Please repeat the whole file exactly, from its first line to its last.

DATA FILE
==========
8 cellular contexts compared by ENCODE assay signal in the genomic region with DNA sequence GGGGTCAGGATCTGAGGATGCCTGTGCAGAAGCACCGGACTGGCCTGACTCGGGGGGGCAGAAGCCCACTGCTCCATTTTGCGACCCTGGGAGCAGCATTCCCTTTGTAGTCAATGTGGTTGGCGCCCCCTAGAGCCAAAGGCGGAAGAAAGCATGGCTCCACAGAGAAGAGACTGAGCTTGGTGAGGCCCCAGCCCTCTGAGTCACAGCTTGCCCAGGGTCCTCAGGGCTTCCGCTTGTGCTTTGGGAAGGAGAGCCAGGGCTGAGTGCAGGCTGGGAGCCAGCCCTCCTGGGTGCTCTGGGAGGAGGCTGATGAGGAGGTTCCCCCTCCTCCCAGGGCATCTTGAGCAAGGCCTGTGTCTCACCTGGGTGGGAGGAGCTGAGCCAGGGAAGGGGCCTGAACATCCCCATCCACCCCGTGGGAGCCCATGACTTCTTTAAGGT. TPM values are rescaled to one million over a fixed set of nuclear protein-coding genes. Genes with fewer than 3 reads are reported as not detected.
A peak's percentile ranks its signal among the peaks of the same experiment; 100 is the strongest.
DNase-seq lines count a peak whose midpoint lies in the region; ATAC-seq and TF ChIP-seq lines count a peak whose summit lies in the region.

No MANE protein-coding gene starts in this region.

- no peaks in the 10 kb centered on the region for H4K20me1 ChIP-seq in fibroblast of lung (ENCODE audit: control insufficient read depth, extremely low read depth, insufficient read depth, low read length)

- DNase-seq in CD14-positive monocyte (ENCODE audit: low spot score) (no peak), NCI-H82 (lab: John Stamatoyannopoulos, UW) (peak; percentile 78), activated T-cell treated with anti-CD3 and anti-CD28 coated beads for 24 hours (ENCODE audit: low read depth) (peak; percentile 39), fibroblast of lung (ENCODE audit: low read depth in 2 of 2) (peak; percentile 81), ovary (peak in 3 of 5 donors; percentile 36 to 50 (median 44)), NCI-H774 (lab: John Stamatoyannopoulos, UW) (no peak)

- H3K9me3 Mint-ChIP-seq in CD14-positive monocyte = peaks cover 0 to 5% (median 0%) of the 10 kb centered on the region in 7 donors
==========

8 cellular contexts compared by ENCODE assay signal in the genomic region with DNA sequence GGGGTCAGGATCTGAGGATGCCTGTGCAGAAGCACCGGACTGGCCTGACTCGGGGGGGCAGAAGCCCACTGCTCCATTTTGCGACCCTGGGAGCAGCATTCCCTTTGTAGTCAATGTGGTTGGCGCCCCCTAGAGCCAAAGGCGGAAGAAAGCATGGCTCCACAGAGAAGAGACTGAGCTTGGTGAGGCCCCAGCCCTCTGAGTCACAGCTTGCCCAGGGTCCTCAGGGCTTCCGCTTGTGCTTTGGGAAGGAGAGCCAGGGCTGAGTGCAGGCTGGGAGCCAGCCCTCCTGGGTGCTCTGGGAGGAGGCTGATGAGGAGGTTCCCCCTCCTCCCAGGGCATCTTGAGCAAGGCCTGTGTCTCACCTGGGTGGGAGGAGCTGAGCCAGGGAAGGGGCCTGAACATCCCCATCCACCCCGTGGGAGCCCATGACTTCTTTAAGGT. TPM values are rescaled to one million over a fixed set of nuclear protein-coding genes. Genes with fewer than 3 reads are reported as not detected.
A peak's percentile ranks its signal among the peaks of the same experiment; 100 is the strongest.
DNase-seq lines count a peak whose midpoint lies in the region; ATAC-seq and TF ChIP-seq lines count a peak whose summit lies in the region.

No MANE protein-coding gene starts in this region.

- no peaks in the 10 kb centered on the region for H4K20me1 ChIP-seq in fibroblast of lung (ENCODE audit: control insufficient read depth, extremely low read depth, insufficient read depth, low read length)

- DNase-seq in CD14-positive monocyte (ENCODE audit: low spot score) (no peak), NCI-H82 (lab: John Stamatoyannopoulos, UW) (peak; percentile 78), activated T-cell treated with anti-CD3 and anti-CD28 coated beads for 24 hours (ENCODE audit: low read depth) (peak; percentile 39), fibroblast of lung (ENCODE audit: low read depth in 2 of 2) (peak; percentile 81), ovary (peak in 3 of 5 donors; percentile 36 to 50 (median 44)), NCI-H774 (lab: John Stamatoyannopoulos, UW) (no peak)

- H3K9me3 Mint-ChIP-seq in CD14-positive monocyte = peaks cover 0 to 5% (median 0%) of the 10 kb centered on the region in 7 donors